With the onset of the Cold War and a new nuclear world order, Soviet physicists found themselves at the nexus of scientific research and weapons development. This article investigates the subjectivity of these physicists as an issue of masculinity. Influenced by Connell's models of subordinated, complicit, and hegemonic masculinity, the article finds that the stories nuclear physicists tell about their research in the 1950s are inconsistent and shifting, with the narrators simultaneously remembering unfreedom and privilege. They tell of being conscripted to military work against their will but then enjoying (and deserving) the resulting power, all while maintaining strong homosocial networks in the laboratory predicated on excluding women. Evidence from personal narratives provides unique insight into these multiple masculinities and the way the authors position themselves as (masculinized) Cold War subjects.
Three Fandom Autoethnographies
Tamar Rapoport and Efrat Noy
This article advocates autoethnography as a critical feminist methodology for using personal testimony to investigate women’s experience and performance of fandom The article’s centerpiece is an analysis of the personal testimonies of three women—researcher-fans of different ages—of a fan-owned club Hapoel Katamon Jerusalem. In addition to revealing women’s gendered-based experiences and the different ways in which women acquire and perform fandom, their personal stories prove valuable for exposing the gendered regime of the football field. Moreover, they reveal how women who are not fluent in the hegemonic language of fandom make their way in the fandom field as they seek their own voice and position in it. The analysis suggests that women’s participation can disrupt the hegemonic masculinity of fandom and challenge its established boundaries, thereby problematizing accepted definitions of the authentic fan.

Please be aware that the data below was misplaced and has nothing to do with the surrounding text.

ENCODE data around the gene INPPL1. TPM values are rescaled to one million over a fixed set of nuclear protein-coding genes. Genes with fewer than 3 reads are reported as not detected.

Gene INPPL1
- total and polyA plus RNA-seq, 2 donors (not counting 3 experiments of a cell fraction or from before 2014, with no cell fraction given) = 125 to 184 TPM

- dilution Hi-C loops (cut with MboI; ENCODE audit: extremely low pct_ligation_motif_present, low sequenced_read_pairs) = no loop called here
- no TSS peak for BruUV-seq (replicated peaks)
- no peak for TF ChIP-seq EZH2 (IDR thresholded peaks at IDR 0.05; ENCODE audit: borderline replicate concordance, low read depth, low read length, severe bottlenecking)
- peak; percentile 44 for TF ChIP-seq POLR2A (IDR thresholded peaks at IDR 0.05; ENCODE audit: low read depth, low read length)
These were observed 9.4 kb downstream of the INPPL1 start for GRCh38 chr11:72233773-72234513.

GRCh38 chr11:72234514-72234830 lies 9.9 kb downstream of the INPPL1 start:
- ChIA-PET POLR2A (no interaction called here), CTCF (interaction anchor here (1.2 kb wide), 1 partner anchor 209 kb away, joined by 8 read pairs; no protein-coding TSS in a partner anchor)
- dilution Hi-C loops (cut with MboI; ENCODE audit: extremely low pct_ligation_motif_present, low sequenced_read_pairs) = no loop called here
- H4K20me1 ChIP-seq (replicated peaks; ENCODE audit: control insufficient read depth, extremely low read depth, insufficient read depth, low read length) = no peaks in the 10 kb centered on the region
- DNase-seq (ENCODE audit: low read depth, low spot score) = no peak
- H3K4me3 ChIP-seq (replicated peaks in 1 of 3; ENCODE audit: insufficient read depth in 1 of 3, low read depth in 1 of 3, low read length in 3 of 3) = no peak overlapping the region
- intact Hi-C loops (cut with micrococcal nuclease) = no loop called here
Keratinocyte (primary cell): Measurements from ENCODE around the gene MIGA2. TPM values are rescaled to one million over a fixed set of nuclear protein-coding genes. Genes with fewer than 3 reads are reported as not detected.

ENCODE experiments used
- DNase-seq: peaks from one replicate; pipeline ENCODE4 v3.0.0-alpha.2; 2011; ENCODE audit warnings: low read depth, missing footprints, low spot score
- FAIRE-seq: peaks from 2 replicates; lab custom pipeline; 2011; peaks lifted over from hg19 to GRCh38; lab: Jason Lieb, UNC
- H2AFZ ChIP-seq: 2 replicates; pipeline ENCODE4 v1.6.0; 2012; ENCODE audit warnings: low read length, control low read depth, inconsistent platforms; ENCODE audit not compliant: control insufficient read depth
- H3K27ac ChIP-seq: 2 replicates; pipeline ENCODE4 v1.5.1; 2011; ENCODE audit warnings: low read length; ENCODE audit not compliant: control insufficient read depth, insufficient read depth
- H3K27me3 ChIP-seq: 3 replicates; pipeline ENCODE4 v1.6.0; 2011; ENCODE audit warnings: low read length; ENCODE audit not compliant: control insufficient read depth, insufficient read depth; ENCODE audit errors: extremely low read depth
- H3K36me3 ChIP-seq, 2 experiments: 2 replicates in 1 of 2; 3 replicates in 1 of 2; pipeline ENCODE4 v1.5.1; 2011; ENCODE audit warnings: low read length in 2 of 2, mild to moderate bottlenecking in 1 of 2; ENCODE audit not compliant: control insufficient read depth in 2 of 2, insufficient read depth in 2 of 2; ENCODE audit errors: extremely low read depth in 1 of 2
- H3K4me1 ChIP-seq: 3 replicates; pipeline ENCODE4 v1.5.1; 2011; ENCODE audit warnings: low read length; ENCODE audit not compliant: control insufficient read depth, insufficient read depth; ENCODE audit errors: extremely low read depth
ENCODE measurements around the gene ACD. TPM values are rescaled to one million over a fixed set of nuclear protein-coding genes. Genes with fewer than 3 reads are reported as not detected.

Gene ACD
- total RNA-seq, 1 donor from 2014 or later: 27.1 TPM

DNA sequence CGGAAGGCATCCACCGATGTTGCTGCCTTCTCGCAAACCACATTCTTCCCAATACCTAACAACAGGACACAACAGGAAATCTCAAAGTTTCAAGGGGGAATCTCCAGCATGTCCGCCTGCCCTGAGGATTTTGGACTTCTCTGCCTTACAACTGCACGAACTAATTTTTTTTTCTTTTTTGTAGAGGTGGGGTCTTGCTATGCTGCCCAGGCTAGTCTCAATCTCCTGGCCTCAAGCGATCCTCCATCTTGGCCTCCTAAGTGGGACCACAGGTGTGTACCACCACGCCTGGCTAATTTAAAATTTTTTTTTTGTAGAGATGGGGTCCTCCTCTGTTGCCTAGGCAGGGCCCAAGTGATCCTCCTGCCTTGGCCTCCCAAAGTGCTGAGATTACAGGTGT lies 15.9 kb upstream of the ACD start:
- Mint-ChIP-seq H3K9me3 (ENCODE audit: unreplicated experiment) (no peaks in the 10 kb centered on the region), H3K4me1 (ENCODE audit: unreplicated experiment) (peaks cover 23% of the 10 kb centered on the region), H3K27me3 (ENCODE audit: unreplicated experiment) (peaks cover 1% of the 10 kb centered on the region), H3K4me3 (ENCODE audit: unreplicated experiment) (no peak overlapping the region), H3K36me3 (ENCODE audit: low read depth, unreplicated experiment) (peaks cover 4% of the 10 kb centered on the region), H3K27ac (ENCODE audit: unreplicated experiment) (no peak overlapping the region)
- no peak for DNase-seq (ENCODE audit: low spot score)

Anti-corporate, Anti-militarist and Martyrdom Masculinities
Manal Hamzeh and Heather Sykes
This article examines the masculinities of Ultras football fans during and after the January 25th Egyptian revolution, within the interlocking systems of power of neoliberalism, militarism and Islamism. The Ultras' anti-corporate masculinities were strengthened through protests against satellite TV and the Egyptian Football Association, while they also developed anti-militarist masculinities as they protested business elites, Supreme Council of the Armed Forces and Central Security Forces. The Ultras developed martyrdom masculinities due to their shock over the Port Said stadium massacre and subsequent retribution protests. The Ultras may be reiterating hegemonic masculinities operating within the same patriarchal logic of the three regimes. Their grief and shock may be limiting their self-reflexivity and capacity to build coalitions.
A Transnational Reading of Women's Life Writing about Wartime Rape in Germany and Bosnia and Herzegovina
Agatha Schwartz and Tatjana Takševa
particularities rooted in their respective contexts and that violence in war has “multiple facets” (Branche et al., “Writing the History of Rape,” 4). 64 Elizabeth Swanson, “Rape, Representation, and the Endurance of Hegemonic Masculinity,” Violence Against
Femmes, nourriture, relations et parenté pratiques en Turquie
Marie Helene Sauner-Leroy
://www.jstor.org/stable/646700 . 10.1525/ae.1995.22.2.02a00010 Connell , B. ( 2002 ), ‘ Hegemonic Masculinity ’, in Gender : A sociological Reader , (ed.) S. Jackson et S. Scott , ( Londres : Routledge ), 60 – 62 . Connell , R.W. and Messerschmidt , J
Commerce, Mobility and Masculinity among Afghan Traders in Eurasia
literature has questioned the value for the analysis of Middle Eastern masculinities of long-standing tropes in the study of masculinity such as ‘hegemonic masculinity’ and the ‘male crisis’ (e.g. Connell and Messerschmidt 2005 ). Studies have deployed